My immediate reaction to Get Off The Phone, Soccer Parents | BlogHer was to be defensive at being called a “jerk” for using my smartphone while my kids are practicing their sport. I was defensive because the blogger commented that she had with her a book to read. Seems kinda hypocritical to me to diss someone for doing something other than watching their kid practice if you yourself brought something else to do during practice it’s just that that something else is more acceptable to you.
One — People may be reading a book on their smartphone. I use the Kindle for iPhone app to read books on my phone or will read blogs (like BlogHer) in my Google Reader via the phone.
Two — if a person is texting (one of the thing the writer criticize: “Thumbs are flying and smiles spread over their faces as they continue to communicate with their digital world that they’ve brought with them to the soccer field”) it’s possible they are texting a parent who is not at practice about the practice. At a recent practice that David couldn’t make I texted “Finn is trying out for catcher,” so he was able to share in the practice despite not being there. Or maybe they’re making plans for who’s going to pick up dinner or so on. We live in a world where communication and real life can and do co-exist and not at the cost of the other.
This has been something I have had to learn, and not learned easily and am still learning, in fact. I used to (and sometimes still have to be conscientious about it) criticize David for using his phone while we were at some event, claiming that you can’t be in two different places, that one suffers in deference to the other. There is some truth to that, but I think there’s contextual considerations that have to be weighed as well. I struggle with being a hypocrite in this area myself but tried/trying to do better.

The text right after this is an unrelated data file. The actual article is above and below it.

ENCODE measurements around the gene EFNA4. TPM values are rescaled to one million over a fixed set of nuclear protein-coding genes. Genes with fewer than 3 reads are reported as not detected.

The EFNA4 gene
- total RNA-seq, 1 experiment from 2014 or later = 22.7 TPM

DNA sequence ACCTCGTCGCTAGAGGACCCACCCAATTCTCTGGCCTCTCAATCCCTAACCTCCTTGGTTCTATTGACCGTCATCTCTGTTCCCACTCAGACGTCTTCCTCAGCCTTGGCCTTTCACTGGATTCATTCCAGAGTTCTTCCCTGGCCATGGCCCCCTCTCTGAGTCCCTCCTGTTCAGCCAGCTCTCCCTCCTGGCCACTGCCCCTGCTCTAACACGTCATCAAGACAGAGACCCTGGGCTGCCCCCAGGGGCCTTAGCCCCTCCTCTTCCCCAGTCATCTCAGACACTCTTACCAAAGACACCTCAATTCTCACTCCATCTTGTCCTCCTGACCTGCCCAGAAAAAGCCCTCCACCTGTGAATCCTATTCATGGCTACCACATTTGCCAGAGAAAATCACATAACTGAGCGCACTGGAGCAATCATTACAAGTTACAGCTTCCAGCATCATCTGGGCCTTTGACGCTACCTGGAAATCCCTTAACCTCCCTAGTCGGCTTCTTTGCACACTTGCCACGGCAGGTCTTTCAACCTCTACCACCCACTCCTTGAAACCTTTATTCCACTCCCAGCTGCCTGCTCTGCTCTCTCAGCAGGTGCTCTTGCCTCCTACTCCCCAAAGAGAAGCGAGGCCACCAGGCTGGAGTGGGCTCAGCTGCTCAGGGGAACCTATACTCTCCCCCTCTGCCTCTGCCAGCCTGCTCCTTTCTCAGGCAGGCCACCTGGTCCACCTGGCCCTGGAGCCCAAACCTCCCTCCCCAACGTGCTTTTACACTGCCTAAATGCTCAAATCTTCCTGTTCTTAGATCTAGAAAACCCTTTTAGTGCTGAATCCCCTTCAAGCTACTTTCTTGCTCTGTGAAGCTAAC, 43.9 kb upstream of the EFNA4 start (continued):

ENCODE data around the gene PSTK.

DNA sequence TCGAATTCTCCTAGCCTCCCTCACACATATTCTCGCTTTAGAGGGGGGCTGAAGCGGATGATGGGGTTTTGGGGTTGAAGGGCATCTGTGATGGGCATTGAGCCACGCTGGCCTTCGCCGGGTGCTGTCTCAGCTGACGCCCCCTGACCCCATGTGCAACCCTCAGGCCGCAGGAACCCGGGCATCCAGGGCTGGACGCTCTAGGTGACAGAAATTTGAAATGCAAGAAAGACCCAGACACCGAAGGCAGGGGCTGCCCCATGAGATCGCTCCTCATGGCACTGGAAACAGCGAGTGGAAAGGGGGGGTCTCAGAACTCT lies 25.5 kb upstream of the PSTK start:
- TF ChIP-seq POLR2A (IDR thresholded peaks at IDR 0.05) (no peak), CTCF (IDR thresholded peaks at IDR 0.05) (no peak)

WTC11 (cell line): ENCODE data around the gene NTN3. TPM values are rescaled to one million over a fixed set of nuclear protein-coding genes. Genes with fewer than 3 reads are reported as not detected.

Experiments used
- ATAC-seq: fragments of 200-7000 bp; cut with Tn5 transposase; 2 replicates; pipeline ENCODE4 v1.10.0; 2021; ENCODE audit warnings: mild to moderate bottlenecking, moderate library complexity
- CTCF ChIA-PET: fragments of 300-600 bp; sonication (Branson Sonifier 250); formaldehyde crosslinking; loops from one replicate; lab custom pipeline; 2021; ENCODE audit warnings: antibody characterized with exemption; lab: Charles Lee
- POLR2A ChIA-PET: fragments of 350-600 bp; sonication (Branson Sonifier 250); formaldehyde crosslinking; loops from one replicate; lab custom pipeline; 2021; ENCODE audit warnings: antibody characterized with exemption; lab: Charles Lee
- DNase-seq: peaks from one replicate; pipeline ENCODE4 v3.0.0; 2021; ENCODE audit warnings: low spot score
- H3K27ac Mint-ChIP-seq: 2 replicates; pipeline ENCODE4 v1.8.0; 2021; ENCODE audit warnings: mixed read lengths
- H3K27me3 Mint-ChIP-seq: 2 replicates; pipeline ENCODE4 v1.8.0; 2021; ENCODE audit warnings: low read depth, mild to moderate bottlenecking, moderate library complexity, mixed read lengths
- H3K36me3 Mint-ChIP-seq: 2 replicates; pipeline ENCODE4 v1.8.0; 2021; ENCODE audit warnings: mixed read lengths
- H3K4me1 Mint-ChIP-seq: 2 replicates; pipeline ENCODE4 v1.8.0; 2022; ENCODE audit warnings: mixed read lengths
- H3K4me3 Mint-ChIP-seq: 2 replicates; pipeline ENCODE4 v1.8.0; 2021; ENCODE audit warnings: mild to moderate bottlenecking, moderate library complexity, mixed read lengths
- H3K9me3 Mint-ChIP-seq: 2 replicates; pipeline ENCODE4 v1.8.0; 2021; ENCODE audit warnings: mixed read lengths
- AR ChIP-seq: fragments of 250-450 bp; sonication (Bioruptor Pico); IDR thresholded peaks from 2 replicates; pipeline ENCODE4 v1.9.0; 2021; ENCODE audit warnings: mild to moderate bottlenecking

Also, it’s practice. Practice. I’m reminded of the Allen Iverson “Practice” news conference (link). “We talkin’ about practice. Not a game. Not a game. Not a game. Practice.” Neglecting to watch your child’s game in deference to reading a book (whether real or via electronic device) or texting would be a bad thing for a parent to do, I think. At that point your child and their team has worked hard to learn and finesse their skills and now this is what it’s all about. When I learned piano as a kid my parents often sat in the car during the 30 minute lesson. Some parents chose to sit in on the lesson; that was their prerogative. I, personally, didn’t care about my mom hearing me practice and could actually do better at the lesson without her there. But at my recital? Yes, that is the time to give me your attention.
I take my boys to baseball practice and I get them set up with their gear and then I sit either in the car (if it’s cold, like it has been lately) or in a chair near the field and I read a book. I look up occasionally to see how they’re doing, to see what they’re working on, if they’re behaving/listening to coach, to assess things they may need to work on more at home or need encouragement in. And then I read in my book and kinda bounce back and forth between keeping an eye on practice and reading my book. I think that’s OK. If a parent wants to watch the practice, that’s OK too. But don’t fault other parents for not having the same passion you have about your child’s practice or for allowing their child to practice with their team and it be just about that.
On game day — my book will stay at home and I’ll be proudly cheering on my boys and their teammates. Until then, I’m very content letting them enjoy their activity and have a good time with their teammates while I enjoy relaxing to a book to the background noise of their happy sounds.